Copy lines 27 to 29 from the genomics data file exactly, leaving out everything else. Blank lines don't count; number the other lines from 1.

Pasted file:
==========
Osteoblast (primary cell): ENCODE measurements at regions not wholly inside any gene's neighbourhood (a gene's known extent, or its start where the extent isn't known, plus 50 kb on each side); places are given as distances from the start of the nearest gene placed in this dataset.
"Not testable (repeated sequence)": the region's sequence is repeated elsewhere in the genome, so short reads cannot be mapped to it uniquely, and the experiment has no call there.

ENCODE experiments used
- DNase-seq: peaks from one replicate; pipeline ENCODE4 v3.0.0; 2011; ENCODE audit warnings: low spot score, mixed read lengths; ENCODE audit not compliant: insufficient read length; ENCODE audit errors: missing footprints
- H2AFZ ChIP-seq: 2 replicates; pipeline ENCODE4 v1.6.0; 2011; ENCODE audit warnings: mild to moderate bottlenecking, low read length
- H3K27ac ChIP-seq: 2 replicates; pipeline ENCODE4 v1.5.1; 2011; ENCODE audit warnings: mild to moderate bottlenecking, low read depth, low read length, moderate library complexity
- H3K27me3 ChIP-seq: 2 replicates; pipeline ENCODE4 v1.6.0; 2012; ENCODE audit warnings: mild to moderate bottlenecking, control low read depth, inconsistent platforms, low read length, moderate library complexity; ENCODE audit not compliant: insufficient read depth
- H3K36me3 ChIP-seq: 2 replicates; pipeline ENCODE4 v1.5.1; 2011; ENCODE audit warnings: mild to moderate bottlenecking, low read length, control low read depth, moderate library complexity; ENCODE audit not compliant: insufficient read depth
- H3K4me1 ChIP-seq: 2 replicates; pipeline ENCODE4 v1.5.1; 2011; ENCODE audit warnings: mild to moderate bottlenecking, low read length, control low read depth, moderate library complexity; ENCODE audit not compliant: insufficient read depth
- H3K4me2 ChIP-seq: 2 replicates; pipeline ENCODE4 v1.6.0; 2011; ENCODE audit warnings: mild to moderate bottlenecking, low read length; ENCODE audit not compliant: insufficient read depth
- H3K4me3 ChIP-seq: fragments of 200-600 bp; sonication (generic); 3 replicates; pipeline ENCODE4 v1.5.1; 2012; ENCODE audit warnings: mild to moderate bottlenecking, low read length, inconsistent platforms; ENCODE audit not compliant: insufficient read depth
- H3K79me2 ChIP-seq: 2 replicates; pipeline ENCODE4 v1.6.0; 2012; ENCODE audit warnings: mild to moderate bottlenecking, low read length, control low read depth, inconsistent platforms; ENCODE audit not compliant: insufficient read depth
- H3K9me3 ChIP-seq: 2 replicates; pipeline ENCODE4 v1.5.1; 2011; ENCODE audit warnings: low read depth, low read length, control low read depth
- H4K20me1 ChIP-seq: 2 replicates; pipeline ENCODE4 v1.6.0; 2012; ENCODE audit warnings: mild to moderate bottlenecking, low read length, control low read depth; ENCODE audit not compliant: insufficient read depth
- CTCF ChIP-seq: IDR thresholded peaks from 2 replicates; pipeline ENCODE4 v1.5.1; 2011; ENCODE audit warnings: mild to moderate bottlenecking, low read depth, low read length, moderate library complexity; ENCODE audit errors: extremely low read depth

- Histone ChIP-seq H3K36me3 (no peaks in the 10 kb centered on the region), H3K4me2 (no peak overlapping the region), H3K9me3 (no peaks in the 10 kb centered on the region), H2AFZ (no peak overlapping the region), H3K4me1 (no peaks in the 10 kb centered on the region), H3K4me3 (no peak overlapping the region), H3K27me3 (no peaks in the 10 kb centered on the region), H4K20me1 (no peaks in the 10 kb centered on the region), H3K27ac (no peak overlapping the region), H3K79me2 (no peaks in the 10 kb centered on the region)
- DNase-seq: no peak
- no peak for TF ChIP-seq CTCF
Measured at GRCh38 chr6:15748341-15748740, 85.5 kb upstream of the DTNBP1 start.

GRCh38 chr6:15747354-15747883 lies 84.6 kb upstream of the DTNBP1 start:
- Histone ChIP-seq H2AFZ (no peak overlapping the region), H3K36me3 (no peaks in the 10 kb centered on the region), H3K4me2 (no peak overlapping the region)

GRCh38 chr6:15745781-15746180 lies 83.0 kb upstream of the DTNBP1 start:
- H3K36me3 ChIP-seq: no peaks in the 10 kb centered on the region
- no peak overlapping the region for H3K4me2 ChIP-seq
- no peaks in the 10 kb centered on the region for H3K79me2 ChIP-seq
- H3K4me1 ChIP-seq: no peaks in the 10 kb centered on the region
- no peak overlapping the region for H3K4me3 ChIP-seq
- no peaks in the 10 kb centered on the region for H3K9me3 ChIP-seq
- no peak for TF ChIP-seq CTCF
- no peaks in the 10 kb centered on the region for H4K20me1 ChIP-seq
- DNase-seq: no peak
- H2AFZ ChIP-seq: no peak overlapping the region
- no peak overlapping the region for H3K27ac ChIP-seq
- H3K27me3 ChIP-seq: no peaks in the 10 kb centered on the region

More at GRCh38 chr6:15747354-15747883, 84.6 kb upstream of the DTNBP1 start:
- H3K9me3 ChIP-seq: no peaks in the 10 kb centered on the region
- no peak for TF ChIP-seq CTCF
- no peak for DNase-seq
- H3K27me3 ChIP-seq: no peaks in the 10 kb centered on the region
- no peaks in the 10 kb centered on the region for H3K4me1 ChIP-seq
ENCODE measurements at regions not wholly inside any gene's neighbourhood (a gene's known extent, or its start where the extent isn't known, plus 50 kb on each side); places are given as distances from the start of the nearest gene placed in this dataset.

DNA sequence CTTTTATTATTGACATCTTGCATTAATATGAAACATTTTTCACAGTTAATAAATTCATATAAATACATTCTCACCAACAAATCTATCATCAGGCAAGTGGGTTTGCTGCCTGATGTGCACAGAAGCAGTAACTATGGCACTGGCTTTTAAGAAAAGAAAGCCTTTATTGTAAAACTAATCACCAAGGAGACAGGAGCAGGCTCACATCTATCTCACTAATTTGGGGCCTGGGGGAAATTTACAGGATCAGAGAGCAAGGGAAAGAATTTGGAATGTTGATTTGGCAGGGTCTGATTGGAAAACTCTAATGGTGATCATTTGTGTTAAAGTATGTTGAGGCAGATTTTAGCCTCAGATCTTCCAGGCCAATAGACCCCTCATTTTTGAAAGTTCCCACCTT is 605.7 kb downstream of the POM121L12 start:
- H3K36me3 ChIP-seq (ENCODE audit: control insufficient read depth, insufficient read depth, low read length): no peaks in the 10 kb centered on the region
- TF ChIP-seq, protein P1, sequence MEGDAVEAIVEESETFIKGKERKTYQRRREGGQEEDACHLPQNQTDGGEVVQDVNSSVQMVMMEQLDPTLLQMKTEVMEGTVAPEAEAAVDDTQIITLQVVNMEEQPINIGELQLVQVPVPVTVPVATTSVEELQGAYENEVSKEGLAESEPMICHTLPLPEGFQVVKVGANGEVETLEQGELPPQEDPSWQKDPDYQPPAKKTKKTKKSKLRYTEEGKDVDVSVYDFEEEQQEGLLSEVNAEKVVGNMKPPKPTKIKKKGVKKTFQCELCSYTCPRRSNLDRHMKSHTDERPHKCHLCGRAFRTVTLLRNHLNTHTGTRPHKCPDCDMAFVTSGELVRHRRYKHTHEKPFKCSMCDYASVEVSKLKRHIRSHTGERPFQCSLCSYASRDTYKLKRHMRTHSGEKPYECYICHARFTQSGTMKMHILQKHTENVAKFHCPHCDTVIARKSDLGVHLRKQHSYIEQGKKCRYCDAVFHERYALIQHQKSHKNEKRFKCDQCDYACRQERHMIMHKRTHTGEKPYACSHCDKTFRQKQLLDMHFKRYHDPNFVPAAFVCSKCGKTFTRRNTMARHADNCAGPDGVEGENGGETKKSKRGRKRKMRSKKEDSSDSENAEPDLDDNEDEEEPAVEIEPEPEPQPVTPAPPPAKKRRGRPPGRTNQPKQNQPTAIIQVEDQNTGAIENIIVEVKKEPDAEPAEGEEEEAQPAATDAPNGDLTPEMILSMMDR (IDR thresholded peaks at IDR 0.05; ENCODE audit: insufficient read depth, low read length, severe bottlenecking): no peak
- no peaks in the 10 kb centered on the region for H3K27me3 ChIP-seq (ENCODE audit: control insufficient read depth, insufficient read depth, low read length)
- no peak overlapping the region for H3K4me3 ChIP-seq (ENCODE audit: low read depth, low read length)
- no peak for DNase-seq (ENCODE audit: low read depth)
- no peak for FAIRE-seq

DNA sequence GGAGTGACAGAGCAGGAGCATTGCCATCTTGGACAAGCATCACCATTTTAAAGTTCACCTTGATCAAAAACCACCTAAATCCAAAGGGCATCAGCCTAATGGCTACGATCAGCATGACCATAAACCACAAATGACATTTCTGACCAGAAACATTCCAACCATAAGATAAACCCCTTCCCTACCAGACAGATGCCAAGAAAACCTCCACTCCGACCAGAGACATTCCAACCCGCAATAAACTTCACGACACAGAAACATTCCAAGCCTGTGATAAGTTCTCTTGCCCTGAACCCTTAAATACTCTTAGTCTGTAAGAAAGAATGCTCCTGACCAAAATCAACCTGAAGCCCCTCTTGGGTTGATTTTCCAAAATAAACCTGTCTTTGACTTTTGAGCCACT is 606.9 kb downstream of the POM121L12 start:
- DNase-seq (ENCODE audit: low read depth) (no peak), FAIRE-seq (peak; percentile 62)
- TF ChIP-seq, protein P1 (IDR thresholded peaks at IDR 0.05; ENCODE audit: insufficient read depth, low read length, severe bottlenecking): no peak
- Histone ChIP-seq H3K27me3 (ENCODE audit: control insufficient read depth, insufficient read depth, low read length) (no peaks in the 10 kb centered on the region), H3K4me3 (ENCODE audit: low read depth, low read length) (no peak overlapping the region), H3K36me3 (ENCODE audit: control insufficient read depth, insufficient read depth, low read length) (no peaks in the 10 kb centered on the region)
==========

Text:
- no peak overlapping the region for H3K4me3 ChIP-seq
- no peaks in the 10 kb centered on the region for H3K9me3 ChIP-seq
- no peak for TF ChIP-seq CTCF